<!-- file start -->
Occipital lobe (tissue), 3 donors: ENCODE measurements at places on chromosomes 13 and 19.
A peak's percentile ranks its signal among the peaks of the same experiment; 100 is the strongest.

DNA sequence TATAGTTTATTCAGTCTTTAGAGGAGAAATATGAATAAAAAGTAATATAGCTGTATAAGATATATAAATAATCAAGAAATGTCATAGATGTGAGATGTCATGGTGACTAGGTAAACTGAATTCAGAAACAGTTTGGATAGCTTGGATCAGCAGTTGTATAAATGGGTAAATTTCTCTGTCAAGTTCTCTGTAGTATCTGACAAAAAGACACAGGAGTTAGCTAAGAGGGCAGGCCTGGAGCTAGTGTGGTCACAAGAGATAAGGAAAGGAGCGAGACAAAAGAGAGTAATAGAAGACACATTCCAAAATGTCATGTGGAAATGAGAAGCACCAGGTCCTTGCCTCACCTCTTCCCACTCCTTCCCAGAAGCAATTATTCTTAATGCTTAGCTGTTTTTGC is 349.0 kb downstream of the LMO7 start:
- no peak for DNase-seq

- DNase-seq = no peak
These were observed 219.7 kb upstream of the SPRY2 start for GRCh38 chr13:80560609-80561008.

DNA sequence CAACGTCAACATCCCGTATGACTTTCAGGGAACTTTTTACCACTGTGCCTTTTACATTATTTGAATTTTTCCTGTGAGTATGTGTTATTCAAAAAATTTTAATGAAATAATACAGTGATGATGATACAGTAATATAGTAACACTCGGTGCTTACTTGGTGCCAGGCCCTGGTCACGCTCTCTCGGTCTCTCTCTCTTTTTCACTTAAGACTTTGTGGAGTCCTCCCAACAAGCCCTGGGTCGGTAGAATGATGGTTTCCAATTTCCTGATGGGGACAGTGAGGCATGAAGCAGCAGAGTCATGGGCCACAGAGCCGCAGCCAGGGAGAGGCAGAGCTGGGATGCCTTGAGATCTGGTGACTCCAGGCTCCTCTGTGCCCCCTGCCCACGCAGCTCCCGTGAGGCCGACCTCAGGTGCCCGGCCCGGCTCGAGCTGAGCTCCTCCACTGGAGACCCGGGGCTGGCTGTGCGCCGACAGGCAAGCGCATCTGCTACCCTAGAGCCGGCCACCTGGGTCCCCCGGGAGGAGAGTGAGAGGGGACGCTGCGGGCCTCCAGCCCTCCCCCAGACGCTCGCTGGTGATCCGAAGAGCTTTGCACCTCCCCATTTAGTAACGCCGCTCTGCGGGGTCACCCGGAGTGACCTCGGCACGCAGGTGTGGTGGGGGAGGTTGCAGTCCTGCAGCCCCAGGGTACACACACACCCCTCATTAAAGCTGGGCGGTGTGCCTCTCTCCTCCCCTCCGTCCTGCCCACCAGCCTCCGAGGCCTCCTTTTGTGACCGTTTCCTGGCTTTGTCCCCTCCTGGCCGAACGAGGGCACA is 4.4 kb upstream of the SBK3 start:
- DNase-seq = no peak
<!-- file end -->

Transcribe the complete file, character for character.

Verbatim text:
Occipital lobe (tissue), 3 donors: ENCODE measurements at places on chromosomes 13 and 19.
A peak's percentile ranks its signal among the peaks of the same experiment; 100 is the strongest.

DNA sequence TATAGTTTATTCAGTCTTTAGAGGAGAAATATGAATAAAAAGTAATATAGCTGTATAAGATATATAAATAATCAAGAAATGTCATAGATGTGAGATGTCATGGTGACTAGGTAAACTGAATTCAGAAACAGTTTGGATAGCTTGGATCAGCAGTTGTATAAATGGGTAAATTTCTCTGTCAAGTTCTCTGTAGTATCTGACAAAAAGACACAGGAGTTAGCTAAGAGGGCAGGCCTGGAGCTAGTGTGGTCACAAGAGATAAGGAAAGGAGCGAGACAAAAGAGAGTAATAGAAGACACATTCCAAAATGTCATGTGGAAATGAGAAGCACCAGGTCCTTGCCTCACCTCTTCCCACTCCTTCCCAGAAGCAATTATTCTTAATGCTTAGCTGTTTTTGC is 349.0 kb downstream of the LMO7 start:
- no peak for DNase-seq

- DNase-seq = no peak
These were observed 219.7 kb upstream of the SPRY2 start for GRCh38 chr13:80560609-80561008.

DNA sequence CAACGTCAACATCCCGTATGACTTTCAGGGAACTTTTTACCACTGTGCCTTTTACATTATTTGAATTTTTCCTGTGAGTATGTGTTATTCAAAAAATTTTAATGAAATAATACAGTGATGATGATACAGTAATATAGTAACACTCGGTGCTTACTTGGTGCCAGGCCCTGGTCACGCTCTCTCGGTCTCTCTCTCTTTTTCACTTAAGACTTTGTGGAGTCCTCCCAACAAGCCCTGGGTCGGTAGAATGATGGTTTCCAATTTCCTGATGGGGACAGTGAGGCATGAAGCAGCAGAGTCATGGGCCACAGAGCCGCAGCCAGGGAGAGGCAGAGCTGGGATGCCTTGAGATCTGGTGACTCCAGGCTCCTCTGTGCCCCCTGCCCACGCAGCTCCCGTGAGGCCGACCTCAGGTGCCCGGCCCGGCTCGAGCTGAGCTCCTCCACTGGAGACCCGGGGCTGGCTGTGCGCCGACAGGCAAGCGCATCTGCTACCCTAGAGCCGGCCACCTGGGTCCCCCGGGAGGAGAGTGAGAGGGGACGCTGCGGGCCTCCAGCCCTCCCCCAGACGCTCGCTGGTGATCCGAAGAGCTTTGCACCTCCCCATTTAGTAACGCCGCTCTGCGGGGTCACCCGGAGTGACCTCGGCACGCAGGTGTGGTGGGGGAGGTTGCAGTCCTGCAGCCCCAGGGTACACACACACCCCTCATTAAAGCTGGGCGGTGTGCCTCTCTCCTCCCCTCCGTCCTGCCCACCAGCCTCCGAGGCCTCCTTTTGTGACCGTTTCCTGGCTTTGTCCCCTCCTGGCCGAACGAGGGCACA is 4.4 kb upstream of the SBK3 start:
- DNase-seq = no peak